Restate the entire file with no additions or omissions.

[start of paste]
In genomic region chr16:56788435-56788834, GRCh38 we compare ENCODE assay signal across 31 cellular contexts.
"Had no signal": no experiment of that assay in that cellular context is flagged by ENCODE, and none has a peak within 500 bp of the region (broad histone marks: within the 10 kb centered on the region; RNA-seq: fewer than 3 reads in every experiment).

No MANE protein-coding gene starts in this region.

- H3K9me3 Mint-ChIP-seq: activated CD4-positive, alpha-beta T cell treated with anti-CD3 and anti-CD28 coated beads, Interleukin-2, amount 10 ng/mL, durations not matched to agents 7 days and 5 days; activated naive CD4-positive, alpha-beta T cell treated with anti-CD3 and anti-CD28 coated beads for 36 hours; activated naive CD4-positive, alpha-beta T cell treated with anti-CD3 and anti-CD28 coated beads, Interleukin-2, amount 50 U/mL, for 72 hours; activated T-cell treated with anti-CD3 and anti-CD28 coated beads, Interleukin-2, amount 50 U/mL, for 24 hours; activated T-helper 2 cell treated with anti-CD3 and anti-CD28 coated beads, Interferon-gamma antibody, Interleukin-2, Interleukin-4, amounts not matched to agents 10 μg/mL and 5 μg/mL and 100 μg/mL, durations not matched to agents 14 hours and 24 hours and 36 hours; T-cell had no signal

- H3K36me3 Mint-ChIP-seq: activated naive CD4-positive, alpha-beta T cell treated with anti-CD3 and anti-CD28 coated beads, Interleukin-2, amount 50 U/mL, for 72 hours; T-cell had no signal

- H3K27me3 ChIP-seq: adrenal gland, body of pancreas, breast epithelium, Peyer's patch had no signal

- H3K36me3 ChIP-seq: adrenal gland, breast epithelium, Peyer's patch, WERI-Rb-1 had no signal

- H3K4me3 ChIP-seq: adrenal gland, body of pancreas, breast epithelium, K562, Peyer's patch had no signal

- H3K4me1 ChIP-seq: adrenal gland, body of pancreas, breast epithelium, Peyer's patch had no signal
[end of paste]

In genomic region chr16:56788435-56788834, GRCh38 we compare ENCODE assay signal across 31 cellular contexts.
"Had no signal": no experiment of that assay in that cellular context is flagged by ENCODE, and none has a peak within 500 bp of the region (broad histone marks: within the 10 kb centered on the region; RNA-seq: fewer than 3 reads in every experiment).

No MANE protein-coding gene starts in this region.

- H3K9me3 Mint-ChIP-seq: activated CD4-positive, alpha-beta T cell treated with anti-CD3 and anti-CD28 coated beads, Interleukin-2, amount 10 ng/mL, durations not matched to agents 7 days and 5 days; activated naive CD4-positive, alpha-beta T cell treated with anti-CD3 and anti-CD28 coated beads for 36 hours; activated naive CD4-positive, alpha-beta T cell treated with anti-CD3 and anti-CD28 coated beads, Interleukin-2, amount 50 U/mL, for 72 hours; activated T-cell treated with anti-CD3 and anti-CD28 coated beads, Interleukin-2, amount 50 U/mL, for 24 hours; activated T-helper 2 cell treated with anti-CD3 and anti-CD28 coated beads, Interferon-gamma antibody, Interleukin-2, Interleukin-4, amounts not matched to agents 10 μg/mL and 5 μg/mL and 100 μg/mL, durations not matched to agents 14 hours and 24 hours and 36 hours; T-cell had no signal

- H3K36me3 Mint-ChIP-seq: activated naive CD4-positive, alpha-beta T cell treated with anti-CD3 and anti-CD28 coated beads, Interleukin-2, amount 50 U/mL, for 72 hours; T-cell had no signal

- H3K27me3 ChIP-seq: adrenal gland, body of pancreas, breast epithelium, Peyer's patch had no signal

- H3K36me3 ChIP-seq: adrenal gland, breast epithelium, Peyer's patch, WERI-Rb-1 had no signal

- H3K4me3 ChIP-seq: adrenal gland, body of pancreas, breast epithelium, K562, Peyer's patch had no signal

- H3K4me1 ChIP-seq: adrenal gland, body of pancreas, breast epithelium, Peyer's patch had no signal